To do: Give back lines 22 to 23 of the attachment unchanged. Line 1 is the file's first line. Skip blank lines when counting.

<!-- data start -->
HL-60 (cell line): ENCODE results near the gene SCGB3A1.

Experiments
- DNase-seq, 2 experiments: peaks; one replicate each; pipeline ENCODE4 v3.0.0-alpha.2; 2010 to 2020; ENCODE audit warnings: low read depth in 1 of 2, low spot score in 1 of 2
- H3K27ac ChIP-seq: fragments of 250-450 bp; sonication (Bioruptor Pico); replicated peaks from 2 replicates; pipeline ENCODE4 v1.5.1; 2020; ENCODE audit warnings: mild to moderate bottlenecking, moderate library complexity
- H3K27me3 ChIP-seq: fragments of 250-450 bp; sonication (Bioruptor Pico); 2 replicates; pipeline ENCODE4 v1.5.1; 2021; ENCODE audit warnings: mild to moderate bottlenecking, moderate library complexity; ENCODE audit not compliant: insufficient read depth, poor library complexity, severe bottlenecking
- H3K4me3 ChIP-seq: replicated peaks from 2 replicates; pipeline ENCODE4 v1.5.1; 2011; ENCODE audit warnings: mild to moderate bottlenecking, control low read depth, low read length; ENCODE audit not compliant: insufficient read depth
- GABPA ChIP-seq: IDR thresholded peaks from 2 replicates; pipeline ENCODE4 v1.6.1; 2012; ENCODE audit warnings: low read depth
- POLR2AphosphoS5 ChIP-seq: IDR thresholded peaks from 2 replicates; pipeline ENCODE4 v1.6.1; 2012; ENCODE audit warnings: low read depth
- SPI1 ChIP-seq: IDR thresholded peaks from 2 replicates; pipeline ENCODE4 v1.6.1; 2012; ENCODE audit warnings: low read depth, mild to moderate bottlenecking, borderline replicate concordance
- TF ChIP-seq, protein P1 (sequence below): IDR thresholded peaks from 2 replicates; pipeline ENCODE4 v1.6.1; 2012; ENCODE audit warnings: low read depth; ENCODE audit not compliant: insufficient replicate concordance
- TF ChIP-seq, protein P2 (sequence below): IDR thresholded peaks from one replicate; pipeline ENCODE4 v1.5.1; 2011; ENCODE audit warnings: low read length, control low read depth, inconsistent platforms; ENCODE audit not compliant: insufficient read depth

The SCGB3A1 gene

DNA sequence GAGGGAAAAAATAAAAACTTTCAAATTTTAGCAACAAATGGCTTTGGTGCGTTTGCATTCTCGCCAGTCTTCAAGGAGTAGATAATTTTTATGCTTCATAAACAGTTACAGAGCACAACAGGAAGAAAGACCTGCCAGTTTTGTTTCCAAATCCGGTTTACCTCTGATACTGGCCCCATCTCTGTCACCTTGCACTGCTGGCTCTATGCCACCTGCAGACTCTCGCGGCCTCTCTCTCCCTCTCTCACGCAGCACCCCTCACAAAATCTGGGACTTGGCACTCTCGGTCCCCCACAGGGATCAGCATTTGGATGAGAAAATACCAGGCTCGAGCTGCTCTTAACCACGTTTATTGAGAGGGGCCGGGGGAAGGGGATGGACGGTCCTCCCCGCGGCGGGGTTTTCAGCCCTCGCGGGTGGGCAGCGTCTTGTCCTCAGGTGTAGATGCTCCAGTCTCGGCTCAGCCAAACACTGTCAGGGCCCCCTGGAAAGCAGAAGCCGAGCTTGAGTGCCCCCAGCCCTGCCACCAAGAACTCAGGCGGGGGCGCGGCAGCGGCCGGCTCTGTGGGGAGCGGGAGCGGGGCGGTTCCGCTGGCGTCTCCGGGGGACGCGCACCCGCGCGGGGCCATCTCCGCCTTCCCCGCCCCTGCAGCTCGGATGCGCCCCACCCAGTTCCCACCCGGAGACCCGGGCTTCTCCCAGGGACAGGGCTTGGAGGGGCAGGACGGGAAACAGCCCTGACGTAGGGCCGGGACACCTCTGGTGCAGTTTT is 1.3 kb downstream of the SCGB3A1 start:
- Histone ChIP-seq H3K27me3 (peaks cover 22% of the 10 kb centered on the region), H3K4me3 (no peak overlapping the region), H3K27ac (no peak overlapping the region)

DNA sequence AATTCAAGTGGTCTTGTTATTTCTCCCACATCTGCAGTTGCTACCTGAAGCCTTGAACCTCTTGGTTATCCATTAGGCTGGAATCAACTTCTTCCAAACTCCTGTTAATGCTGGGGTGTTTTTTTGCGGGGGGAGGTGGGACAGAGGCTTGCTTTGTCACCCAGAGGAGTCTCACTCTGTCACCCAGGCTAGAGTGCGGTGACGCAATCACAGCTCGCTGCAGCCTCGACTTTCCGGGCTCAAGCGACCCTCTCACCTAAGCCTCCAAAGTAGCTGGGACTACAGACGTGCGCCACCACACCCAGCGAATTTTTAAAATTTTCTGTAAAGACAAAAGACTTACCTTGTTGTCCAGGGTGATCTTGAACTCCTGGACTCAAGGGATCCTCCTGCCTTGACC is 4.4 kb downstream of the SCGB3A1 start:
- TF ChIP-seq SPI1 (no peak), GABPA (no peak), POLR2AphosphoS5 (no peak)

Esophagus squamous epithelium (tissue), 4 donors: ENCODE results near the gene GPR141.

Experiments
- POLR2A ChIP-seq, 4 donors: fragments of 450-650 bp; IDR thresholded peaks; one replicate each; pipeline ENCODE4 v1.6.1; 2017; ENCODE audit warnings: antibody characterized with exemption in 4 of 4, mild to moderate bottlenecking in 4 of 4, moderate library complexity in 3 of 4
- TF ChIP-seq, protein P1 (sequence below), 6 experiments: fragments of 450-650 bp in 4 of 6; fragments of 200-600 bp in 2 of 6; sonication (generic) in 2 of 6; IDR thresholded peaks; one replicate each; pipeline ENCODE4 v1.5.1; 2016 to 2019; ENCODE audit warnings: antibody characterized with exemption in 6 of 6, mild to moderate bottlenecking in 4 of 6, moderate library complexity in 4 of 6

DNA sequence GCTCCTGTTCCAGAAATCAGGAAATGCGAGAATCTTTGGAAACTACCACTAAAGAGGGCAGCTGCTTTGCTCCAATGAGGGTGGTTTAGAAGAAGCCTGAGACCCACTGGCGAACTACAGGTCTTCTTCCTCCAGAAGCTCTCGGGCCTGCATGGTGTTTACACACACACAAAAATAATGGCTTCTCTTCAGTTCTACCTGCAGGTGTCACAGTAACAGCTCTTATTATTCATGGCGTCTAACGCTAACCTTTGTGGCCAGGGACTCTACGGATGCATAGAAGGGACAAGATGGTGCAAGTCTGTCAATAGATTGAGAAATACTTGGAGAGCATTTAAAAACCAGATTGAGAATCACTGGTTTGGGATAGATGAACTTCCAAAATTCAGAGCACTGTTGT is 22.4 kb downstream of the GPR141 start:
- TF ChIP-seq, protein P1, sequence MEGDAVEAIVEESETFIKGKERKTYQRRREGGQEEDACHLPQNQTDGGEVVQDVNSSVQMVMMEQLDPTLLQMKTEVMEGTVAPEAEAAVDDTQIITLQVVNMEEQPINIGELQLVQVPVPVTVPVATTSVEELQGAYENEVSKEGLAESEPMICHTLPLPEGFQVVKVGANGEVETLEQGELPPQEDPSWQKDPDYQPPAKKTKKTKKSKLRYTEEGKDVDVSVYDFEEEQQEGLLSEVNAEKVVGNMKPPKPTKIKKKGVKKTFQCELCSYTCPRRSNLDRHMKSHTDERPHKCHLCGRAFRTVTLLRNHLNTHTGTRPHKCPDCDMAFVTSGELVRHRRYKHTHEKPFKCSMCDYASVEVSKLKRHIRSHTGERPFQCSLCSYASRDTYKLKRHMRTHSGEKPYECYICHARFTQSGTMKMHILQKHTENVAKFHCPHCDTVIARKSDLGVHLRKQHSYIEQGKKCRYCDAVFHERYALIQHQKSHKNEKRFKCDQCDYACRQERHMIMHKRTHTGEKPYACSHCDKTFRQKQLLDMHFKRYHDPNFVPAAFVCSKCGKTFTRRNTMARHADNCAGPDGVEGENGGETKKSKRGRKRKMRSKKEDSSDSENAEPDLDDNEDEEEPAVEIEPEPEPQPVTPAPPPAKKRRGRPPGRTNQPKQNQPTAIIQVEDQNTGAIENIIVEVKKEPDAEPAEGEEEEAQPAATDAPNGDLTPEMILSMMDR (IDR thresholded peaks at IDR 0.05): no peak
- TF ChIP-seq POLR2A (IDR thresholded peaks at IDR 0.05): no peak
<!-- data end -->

- TF ChIP-seq, protein P1, sequence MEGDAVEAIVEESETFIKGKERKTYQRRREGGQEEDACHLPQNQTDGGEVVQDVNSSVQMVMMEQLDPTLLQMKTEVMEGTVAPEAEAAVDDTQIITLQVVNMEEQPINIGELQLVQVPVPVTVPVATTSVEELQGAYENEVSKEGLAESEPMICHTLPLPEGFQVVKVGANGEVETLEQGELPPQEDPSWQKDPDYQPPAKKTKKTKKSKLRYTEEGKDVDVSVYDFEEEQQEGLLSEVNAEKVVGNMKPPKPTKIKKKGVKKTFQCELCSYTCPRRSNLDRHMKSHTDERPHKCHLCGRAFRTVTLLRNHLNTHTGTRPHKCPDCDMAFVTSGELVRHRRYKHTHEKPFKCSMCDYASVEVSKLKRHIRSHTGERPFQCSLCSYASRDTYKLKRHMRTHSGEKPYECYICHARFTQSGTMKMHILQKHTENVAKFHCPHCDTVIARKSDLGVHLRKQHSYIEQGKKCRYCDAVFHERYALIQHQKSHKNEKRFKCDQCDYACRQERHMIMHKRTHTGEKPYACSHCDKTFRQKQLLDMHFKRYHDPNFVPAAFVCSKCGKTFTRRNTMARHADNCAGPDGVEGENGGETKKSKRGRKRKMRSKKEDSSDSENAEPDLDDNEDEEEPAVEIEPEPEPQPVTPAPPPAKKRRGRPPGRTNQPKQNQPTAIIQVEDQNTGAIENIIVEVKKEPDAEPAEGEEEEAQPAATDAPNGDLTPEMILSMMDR (IDR thresholded peaks at IDR 0.05): no peak
- TF ChIP-seq POLR2A (IDR thresholded peaks at IDR 0.05): no peak